|Intro||American guitarist and bluegrass musician|
|A.K.A.||David Anthony Rice, David Anthony "Tony" Rice, David Anthony Rice,06/0...|
|Was||Singer Jazz musician Musician Guitarist Jazz guitarist Songwriter|
|From||United States of America|
|Birth||8 June 1951, Danville, Virginia, USA|
|Death||25 December 2020, Reidsville, Rockingham County, North Carolina, USA (aged 69 years)|
David Anthony Rice (June 8, 1951 – December 25, 2020), known professionally as Tony Rice, was an American guitarist and bluegrass musician. He was an influential acoustic guitar player in bluegrass, progressive bluegrass, newgrass and acoustic jazz. He was inducted into the International Bluegrass Music Hall of Fame in 2013.
Rice's music spans the range of acoustic from traditional bluegrass to jazz-influenced New Acoustic music to songwriter-oriented folk. Over the course of his career, he played alongside J. D. Crowe and the New South, David Grisman (during the formation of "Dawg Music") and Jerry Garcia, led his own Tony Rice Unit, collaborated with Norman Blake, recorded with his brothers Wyatt, Ron, and Larry, and co-founded the Bluegrass Album Band. He recorded with drums, piano, soprano sax, as well as with traditional bluegrass instrumentation.
Rice was born in Danville, Virginia but grew up in Los Angeles, California, where his father, Herb Rice, introduced him to bluegrass. Tony and his brothers learned the fundamentals of bluegrass and country music from L.A. musicians like the Kentucky Colonels, led by Roland and Clarence White. Clarence White in particular became a huge influence on Rice. Crossing paths with fellow enthusiasts like Ry Cooder, Herb Pedersen and Chris Hillman reinforced the strength of the music he had learned from his father.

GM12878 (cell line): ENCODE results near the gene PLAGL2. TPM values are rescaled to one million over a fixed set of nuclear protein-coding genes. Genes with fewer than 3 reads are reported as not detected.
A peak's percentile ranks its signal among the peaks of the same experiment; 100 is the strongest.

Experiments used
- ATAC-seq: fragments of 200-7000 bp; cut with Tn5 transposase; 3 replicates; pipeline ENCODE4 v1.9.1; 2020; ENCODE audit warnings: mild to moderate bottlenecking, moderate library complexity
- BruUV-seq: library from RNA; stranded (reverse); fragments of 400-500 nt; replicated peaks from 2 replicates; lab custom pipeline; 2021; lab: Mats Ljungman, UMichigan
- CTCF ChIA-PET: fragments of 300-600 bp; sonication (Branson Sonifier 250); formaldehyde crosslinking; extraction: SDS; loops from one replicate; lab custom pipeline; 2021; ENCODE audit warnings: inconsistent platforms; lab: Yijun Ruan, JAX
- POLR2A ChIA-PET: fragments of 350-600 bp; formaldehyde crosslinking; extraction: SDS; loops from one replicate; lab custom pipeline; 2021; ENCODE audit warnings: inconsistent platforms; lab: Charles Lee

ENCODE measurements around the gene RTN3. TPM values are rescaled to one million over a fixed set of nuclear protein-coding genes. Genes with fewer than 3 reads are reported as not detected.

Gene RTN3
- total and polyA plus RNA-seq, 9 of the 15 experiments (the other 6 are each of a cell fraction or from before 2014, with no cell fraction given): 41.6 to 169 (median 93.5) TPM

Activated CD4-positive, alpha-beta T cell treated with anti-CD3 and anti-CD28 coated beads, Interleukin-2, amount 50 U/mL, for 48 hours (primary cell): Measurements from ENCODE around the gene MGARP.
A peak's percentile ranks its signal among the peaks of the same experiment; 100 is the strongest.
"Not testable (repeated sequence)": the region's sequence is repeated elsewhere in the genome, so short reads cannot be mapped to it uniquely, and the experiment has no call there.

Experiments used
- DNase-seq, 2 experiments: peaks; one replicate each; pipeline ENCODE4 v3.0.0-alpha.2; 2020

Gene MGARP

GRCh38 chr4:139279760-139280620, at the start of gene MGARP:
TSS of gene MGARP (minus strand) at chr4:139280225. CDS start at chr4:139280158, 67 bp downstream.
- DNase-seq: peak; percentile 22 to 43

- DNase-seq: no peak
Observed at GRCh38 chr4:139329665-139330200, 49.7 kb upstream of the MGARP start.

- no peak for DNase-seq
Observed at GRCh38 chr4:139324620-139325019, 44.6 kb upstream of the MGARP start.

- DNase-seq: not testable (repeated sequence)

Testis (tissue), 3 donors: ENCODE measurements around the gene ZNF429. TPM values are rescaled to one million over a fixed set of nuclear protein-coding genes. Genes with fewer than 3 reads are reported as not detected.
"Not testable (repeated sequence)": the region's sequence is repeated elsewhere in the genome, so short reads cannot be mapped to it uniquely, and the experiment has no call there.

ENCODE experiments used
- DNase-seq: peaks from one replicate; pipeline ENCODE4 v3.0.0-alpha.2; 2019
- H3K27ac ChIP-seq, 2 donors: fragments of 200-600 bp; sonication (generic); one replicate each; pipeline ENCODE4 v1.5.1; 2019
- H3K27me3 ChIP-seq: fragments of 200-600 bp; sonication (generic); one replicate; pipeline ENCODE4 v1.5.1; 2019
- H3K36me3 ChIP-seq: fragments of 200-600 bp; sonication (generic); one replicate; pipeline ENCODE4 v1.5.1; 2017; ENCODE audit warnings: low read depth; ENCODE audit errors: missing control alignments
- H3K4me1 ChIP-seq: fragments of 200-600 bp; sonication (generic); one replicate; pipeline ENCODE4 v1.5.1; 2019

In 1970, Rice had moved to Louisville, Kentucky where he played with the Bluegrass Alliance, and shortly thereafter, J.D. Crowe's New South. The New South was known as one of the best and most progressive bluegrass groups—eventually adding drums and electric instruments (to Rice's displeasure). When Ricky Skaggs joined them in 1974, however, the band recorded J. D. Crowe & the New South, an acoustic album that became Rounder Records' top-seller up to that time. At this point, the group consisted of Rice on guitar and lead vocals, Crowe on banjo and vocals, Jerry Douglas on Dobro, Skaggs on fiddle, mandolin, and tenor vocals, and Bobby Slone on bass and fiddle.
Around this time, Rice met mandolinist David Grisman, who played with Red Allen during the 1960s and was now working on original material that blended jazz, bluegrass, and classical styles. Rice left the New South and moved to California to join Grisman's all-instrumental group. As part of the David Grisman Quintet, in order to broaden his expertise and make himself more marketable, Rice began studying chord theory, learned to read charts, and began to expand his playing beyond bluegrass. Renowned guitarist John Carlini came in to teach Rice music theory, and Carlini helped him learn the intricacies of jazz playing and musical improvisation, in general. The David Grisman Quintet's 1977 debut recording is considered a landmark of acoustic string band music.
With the Tony Rice Unit, he pursued experimental "spacegrass" music on Mar West, Still Inside, and Backwaters. Members of the Unit included Jimmy Gaudreau (mandolin), Wyatt Rice (guitar), Ronnie Simpkins (bass), John Reischman (mandolin), and Rickie Simpkins (fiddle). In the late 1980s Alison Krauss played regularly with the group in concert for about a year but never appeared on the albums. Alison Brown also guested with the group during that period.
In 1980, he recorded an album of bluegrass duets with Ricky Skaggs, called Skaggs & Rice. Two albums with traditional instrumentalist and songwriter Norman Blake garnered acclaim, as well as two Rice Brothers albums (1992 and 1994) that featured him teamed with his late elder brother, Larry, and younger brothers, Wyatt and Ronnie.